Cytoplasmic sodium, calcium and free energy change of the Na+/Ca2+-exchanger in rat ventricular myocytes.
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J Mol Cell Cardiol 30 (11): 2437--2447 (November 1998)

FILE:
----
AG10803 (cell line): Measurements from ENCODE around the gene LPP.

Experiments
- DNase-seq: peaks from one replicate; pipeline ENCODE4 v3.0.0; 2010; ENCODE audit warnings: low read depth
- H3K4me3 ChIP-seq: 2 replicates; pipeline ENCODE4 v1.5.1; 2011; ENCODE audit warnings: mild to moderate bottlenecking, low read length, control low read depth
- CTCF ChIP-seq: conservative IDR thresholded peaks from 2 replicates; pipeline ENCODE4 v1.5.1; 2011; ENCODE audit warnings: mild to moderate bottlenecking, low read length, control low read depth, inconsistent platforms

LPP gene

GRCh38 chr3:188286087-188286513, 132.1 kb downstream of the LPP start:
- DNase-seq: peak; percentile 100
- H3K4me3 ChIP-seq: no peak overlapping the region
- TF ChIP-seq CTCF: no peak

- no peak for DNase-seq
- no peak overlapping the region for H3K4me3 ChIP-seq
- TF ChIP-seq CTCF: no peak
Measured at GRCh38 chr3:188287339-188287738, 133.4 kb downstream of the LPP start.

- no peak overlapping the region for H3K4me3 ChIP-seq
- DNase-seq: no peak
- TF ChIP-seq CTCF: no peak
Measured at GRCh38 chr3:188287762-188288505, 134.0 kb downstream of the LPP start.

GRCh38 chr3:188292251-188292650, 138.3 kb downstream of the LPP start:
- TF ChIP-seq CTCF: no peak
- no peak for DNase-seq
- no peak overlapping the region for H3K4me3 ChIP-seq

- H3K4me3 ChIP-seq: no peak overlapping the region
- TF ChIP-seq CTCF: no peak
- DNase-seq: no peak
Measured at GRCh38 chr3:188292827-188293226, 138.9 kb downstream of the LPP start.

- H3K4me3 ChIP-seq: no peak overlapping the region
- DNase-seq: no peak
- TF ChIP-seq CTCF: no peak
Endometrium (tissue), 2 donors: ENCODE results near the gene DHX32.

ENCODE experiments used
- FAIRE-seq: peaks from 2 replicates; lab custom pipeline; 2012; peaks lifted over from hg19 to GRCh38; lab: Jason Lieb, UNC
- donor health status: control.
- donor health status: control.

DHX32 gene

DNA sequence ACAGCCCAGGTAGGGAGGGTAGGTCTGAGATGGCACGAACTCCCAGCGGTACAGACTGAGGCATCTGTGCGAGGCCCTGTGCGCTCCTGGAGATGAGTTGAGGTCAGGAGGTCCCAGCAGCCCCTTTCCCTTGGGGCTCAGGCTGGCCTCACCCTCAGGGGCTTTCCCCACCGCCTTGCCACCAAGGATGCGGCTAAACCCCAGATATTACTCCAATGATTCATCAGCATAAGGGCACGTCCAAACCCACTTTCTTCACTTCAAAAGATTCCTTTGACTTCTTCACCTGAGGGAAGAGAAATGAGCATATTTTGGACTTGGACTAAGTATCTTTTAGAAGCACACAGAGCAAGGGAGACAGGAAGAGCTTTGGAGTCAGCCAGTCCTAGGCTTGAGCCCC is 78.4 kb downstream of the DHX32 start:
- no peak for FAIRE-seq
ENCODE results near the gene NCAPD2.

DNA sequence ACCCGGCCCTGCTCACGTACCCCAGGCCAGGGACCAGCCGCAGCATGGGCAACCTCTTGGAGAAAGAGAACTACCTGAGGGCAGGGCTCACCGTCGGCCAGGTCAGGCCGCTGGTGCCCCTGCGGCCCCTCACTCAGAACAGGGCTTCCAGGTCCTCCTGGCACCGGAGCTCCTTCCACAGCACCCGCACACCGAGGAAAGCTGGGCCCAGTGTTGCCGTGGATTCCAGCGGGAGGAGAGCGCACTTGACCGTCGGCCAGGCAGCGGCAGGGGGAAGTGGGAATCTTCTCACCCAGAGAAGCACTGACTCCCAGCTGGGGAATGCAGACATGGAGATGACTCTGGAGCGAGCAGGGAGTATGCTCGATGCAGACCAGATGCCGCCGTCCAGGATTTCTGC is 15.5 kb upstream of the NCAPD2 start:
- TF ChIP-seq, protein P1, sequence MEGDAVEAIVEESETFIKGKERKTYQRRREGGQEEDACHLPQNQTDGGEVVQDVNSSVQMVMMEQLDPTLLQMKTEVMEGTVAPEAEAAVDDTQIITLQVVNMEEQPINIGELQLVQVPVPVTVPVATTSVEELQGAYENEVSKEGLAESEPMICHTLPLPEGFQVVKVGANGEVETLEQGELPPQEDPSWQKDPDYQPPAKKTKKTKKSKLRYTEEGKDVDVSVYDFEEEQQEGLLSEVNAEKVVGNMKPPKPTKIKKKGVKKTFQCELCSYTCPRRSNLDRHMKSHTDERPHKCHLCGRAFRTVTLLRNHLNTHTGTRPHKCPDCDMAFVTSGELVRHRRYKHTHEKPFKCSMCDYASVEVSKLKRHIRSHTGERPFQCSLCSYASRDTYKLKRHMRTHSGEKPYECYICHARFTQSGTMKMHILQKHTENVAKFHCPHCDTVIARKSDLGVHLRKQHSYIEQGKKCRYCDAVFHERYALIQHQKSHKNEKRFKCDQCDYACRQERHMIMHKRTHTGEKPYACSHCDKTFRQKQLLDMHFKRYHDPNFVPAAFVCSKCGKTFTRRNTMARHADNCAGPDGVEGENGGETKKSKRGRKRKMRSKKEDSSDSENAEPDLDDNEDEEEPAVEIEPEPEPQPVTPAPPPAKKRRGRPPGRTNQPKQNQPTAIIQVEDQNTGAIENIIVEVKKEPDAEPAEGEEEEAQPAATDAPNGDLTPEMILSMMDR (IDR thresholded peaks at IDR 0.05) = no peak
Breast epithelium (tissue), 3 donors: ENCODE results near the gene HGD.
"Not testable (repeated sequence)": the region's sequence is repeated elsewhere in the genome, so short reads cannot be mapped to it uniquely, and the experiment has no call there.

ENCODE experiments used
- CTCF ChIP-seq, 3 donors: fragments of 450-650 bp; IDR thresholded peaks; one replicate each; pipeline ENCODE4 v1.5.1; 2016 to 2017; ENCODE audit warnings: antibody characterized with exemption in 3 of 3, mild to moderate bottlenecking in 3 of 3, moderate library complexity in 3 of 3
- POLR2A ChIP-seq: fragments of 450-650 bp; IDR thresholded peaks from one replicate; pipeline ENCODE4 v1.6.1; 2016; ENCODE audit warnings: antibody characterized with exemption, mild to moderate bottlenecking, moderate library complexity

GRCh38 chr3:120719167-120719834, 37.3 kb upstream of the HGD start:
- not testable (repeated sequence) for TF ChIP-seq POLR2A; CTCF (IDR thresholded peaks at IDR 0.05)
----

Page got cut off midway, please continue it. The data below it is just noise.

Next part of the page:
The relationship between changing driving force of the Na+/Ca2+-exchanger (deltaG(exch)) and associated cytosolic calcium fluxes was studied in rat ventricular myocytes. DeltaG(exch) was abruptly reversed by the reduction of extracellular sodium (Na+o) with or without sustained depolarization by the elevation of potassium (K+o). Cytosolic sodium (Na+i) and calcium (Ca2+i) were measured with SBFI and indo-1 respectively and the time course of recovery of deltaG(exch) was calculated. Following abrupt reversal of deltaG(exch) from +4.1 to -9.2 kJ/mol Na+i exponentially decreased from 9.6-2.5 mmol/l (t(1/2) about 30 s) and Ca2+i transiently increased to a peak value after about 30 s. Negative values of deltaG(exch) were associated with an increase and positive values with a decrease of Ca2+i. Equilibrium (deltaG(exch) = 0) was reached after about 30 s coinciding with the time to peak Ca2+i. After 180 s deltaG(exch) reached a new steady state at +3.5 kJ/mol. Inhibition of SR with ryanodine or thapsigargin reduced the amplitude of the Ca2+i transient and shifted its peak to 80 s, but did not affect the time course of Na+i changes. In the presence of ryanodine or thapsigargin the time required for deltaG(exch) to recover to equilibrium was also shifted to 80 s. When we changed the deltaG(exch) to the same extent by the reduction of Na+o in combination with a sustained depolarization, Na+i decreased less and the amplitude of Ca2+i transient was much enhanced. This increase of Ca2+i was completely abolished by verapamil. DeltaG(exch) only recovered to a little above equilibrium (+1 kJ/mol). Inhibition of the Na+/K+-ATPase with ouabain entirely prevented the decrease of Na+i and caused a much larger increase of Ca2+i, which remained elevated; deltaG(exch) recovered to equilibrium and never returned to positive values. The rate of change of total cytosolic calcium was related to deltaG(exch), despite the fact that the calcium flux associated with the exchanger itself contributed only about 10\%; SR related flux contributed by about 90\% to the rate of change of total cytosolic calcium. In summary, reduction of Na+o causes reversal of the Na+/Ca2+-exchanger and its driving force deltaG(exch), a transient increase of Ca2+i and a decrease of Na+i. The influx of calcium associated with reversed deltaG(exch) triggers the release of calcium from SR. Both the decrease of Na+i and the increase of Ca2+i contribute to the recovery of deltaG(exch) to equilibrium. The time at which deltaG(exch) reaches equilibrium always coincides with the time to peak of Ca2+i transient. Activation of the Na+/K+-ATPase is required to reduce Na+i and recover deltaG(exch) to positive values in order to reduce Ca2+i. We conclude that deltaG(exch) is a major regulator of cytosolic calcium by interaction with SR.
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